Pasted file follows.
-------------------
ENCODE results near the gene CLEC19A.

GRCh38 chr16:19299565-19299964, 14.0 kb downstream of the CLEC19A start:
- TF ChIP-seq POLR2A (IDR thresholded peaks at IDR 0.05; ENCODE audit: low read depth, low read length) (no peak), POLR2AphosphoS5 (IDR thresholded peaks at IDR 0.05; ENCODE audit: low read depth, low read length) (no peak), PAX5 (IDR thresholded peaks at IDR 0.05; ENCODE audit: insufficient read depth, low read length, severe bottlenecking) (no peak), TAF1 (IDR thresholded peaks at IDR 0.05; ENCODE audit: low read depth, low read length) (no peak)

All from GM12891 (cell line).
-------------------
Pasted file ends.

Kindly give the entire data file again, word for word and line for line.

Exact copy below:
ENCODE results near the gene CLEC19A.

GRCh38 chr16:19299565-19299964, 14.0 kb downstream of the CLEC19A start:
- TF ChIP-seq POLR2A (IDR thresholded peaks at IDR 0.05; ENCODE audit: low read depth, low read length) (no peak), POLR2AphosphoS5 (IDR thresholded peaks at IDR 0.05; ENCODE audit: low read depth, low read length) (no peak), PAX5 (IDR thresholded peaks at IDR 0.05; ENCODE audit: insufficient read depth, low read length, severe bottlenecking) (no peak), TAF1 (IDR thresholded peaks at IDR 0.05; ENCODE audit: low read depth, low read length) (no peak)

All from GM12891 (cell line).